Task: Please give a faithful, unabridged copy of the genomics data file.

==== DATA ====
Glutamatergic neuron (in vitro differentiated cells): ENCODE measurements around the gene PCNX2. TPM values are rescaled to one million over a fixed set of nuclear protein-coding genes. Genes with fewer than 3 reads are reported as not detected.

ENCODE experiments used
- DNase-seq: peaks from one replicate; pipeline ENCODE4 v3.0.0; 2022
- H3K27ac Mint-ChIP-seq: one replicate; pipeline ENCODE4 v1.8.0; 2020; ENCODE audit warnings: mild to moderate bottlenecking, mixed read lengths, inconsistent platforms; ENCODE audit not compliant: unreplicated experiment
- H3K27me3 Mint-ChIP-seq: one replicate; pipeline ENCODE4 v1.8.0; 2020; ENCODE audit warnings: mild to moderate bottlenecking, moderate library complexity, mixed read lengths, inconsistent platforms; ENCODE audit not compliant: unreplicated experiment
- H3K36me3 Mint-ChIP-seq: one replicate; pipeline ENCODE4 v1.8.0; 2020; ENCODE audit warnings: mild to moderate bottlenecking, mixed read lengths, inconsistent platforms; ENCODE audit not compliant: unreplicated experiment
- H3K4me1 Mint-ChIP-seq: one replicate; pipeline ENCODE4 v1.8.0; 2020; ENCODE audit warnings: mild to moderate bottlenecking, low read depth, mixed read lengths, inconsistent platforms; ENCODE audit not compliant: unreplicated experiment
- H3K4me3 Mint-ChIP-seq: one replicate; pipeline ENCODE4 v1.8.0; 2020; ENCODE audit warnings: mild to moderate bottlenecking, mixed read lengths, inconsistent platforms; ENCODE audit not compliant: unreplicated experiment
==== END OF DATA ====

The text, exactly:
Glutamatergic neuron (in vitro differentiated cells): ENCODE measurements around the gene PCNX2. TPM values are rescaled to one million over a fixed set of nuclear protein-coding genes. Genes with fewer than 3 reads are reported as not detected.

ENCODE experiments used
- DNase-seq: peaks from one replicate; pipeline ENCODE4 v3.0.0; 2022
- H3K27ac Mint-ChIP-seq: one replicate; pipeline ENCODE4 v1.8.0; 2020; ENCODE audit warnings: mild to moderate bottlenecking, mixed read lengths, inconsistent platforms; ENCODE audit not compliant: unreplicated experiment
- H3K27me3 Mint-ChIP-seq: one replicate; pipeline ENCODE4 v1.8.0; 2020; ENCODE audit warnings: mild to moderate bottlenecking, moderate library complexity, mixed read lengths, inconsistent platforms; ENCODE audit not compliant: unreplicated experiment
- H3K36me3 Mint-ChIP-seq: one replicate; pipeline ENCODE4 v1.8.0; 2020; ENCODE audit warnings: mild to moderate bottlenecking, mixed read lengths, inconsistent platforms; ENCODE audit not compliant: unreplicated experiment
- H3K4me1 Mint-ChIP-seq: one replicate; pipeline ENCODE4 v1.8.0; 2020; ENCODE audit warnings: mild to moderate bottlenecking, low read depth, mixed read lengths, inconsistent platforms; ENCODE audit not compliant: unreplicated experiment
- H3K4me3 Mint-ChIP-seq: one replicate; pipeline ENCODE4 v1.8.0; 2020; ENCODE audit warnings: mild to moderate bottlenecking, mixed read lengths, inconsistent platforms; ENCODE audit not compliant: unreplicated experiment